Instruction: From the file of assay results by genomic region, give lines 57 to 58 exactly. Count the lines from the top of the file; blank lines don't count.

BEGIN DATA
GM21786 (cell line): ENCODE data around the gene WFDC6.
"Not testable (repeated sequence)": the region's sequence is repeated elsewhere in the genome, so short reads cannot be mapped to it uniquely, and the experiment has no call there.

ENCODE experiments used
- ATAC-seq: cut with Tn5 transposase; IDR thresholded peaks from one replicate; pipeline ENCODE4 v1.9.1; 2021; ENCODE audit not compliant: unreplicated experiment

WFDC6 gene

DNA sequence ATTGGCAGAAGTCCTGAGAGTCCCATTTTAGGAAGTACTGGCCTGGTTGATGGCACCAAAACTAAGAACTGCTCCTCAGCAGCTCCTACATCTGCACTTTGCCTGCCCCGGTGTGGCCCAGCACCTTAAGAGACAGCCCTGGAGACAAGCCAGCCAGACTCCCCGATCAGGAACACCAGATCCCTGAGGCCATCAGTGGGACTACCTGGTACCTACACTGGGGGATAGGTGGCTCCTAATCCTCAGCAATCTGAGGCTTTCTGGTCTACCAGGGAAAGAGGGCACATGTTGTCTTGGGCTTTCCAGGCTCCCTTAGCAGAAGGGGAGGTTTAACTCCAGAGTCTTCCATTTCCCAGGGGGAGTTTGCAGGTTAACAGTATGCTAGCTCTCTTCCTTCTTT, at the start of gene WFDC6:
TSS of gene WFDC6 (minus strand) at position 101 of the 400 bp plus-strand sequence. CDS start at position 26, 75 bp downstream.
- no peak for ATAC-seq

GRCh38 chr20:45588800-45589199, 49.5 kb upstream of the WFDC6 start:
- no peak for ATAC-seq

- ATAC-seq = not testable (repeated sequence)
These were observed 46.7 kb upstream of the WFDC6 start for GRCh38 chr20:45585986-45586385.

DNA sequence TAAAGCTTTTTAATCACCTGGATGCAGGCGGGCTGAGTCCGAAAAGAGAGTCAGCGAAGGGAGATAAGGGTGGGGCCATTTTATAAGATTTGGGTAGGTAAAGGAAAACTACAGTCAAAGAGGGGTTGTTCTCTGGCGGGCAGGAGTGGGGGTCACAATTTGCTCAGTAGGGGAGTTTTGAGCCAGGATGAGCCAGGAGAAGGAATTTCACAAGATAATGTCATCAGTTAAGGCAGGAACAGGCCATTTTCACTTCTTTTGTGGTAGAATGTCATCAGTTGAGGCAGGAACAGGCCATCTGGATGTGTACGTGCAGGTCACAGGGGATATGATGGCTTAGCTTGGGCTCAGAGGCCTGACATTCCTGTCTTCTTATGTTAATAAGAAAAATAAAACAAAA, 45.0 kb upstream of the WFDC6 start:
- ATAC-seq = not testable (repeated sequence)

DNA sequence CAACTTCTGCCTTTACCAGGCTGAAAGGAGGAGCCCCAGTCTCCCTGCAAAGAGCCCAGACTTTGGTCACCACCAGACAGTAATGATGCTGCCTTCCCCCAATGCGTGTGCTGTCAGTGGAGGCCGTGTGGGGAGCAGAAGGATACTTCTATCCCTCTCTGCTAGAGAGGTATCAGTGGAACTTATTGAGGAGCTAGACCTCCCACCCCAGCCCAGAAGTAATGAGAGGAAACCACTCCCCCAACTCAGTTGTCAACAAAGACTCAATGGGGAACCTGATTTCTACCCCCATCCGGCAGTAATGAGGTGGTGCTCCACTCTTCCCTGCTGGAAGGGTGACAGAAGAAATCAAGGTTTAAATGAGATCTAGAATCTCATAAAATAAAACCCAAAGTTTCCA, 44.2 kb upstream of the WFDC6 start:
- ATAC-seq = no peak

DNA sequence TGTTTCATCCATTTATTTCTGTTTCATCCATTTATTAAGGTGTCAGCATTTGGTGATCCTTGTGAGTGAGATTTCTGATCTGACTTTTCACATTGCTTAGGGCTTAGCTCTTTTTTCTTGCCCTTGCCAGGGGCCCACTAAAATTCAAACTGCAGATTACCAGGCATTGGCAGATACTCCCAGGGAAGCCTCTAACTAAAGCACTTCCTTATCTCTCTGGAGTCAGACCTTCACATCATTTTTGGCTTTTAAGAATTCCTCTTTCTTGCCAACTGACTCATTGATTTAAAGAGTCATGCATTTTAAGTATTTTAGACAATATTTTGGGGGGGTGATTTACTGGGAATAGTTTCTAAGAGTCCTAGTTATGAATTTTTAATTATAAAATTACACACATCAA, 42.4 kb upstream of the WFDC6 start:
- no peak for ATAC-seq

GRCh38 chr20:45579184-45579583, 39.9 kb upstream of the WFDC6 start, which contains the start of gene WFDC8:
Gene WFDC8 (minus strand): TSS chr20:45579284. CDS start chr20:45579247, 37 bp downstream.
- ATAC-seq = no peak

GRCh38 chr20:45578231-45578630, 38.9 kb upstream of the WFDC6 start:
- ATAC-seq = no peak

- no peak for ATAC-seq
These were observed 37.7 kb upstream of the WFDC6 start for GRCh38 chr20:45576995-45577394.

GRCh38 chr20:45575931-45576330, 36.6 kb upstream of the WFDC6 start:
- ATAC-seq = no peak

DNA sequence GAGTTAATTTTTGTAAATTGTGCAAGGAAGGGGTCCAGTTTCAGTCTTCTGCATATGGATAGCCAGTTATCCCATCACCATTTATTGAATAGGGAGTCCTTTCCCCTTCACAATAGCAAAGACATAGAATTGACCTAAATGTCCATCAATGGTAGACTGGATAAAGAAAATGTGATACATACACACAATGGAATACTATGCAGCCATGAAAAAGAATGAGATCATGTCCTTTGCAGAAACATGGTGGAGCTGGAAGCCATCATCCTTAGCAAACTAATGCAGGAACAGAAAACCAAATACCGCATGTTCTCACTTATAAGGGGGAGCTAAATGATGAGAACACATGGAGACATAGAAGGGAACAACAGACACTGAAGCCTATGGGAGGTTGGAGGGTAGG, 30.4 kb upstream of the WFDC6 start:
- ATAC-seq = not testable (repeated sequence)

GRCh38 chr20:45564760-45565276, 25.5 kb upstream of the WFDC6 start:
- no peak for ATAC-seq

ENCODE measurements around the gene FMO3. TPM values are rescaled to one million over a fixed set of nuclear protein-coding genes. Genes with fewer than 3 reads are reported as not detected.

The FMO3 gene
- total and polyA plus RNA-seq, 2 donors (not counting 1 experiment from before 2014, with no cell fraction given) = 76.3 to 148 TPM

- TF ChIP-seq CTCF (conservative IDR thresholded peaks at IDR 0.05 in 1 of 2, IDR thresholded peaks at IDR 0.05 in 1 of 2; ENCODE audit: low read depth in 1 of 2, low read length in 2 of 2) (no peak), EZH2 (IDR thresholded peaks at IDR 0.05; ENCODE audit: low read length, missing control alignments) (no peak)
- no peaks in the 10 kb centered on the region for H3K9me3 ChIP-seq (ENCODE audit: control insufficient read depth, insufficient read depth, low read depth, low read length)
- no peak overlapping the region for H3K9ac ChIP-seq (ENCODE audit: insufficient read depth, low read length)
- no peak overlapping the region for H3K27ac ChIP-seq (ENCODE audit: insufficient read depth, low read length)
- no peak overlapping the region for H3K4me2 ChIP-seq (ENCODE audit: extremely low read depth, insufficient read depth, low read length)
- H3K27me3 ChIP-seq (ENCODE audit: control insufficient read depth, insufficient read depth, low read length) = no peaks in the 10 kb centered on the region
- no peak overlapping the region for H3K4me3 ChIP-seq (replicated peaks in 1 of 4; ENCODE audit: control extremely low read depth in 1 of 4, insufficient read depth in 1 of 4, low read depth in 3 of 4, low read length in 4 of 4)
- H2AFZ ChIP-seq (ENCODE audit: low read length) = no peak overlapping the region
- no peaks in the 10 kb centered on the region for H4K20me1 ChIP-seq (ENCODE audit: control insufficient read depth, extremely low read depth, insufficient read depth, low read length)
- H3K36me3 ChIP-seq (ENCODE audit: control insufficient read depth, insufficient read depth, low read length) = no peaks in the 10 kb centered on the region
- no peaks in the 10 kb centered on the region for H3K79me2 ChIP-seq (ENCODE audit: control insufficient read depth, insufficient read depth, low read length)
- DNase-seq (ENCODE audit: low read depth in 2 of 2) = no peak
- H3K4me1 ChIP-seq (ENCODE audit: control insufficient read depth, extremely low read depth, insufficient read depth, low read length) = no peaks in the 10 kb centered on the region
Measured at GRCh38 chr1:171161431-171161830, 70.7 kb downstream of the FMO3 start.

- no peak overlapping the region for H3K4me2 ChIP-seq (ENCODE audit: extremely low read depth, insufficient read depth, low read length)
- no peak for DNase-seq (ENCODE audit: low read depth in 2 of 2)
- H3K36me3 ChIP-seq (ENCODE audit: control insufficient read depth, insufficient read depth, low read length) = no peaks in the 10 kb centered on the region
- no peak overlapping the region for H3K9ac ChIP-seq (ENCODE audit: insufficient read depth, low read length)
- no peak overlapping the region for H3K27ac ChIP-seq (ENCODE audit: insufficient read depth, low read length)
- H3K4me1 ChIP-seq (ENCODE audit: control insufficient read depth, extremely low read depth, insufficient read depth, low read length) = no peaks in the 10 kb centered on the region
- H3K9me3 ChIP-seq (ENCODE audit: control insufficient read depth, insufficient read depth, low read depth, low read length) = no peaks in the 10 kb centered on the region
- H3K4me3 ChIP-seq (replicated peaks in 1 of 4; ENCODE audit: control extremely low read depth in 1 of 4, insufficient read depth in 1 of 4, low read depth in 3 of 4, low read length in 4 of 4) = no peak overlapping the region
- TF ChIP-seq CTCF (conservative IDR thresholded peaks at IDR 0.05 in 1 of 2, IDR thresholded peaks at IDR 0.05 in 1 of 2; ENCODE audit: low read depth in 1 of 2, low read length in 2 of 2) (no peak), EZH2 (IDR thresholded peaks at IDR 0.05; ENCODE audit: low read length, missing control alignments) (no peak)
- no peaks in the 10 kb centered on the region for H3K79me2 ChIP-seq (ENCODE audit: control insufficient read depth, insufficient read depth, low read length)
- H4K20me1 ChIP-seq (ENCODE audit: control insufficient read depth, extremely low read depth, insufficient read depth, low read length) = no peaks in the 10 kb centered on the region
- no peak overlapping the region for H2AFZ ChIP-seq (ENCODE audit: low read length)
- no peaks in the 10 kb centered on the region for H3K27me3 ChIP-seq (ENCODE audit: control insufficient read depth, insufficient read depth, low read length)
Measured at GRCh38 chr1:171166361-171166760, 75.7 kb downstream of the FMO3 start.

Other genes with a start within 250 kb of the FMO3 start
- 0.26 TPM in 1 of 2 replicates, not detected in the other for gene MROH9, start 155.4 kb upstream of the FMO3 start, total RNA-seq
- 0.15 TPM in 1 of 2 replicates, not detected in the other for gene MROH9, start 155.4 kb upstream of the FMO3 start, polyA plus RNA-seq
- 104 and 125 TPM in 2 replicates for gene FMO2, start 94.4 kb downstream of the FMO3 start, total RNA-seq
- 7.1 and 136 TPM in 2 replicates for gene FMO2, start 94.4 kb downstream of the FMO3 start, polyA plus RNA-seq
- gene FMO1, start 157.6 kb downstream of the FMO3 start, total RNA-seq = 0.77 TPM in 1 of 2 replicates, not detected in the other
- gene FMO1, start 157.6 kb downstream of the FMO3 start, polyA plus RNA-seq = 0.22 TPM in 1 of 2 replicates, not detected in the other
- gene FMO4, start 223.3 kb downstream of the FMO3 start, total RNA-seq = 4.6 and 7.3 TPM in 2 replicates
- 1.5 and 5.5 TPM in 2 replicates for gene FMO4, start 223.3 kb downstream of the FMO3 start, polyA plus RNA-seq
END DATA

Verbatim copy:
- TF ChIP-seq CTCF (conservative IDR thresholded peaks at IDR 0.05 in 1 of 2, IDR thresholded peaks at IDR 0.05 in 1 of 2; ENCODE audit: low read depth in 1 of 2, low read length in 2 of 2) (no peak), EZH2 (IDR thresholded peaks at IDR 0.05; ENCODE audit: low read length, missing control alignments) (no peak)
- no peaks in the 10 kb centered on the region for H3K79me2 ChIP-seq (ENCODE audit: control insufficient read depth, insufficient read depth, low read length)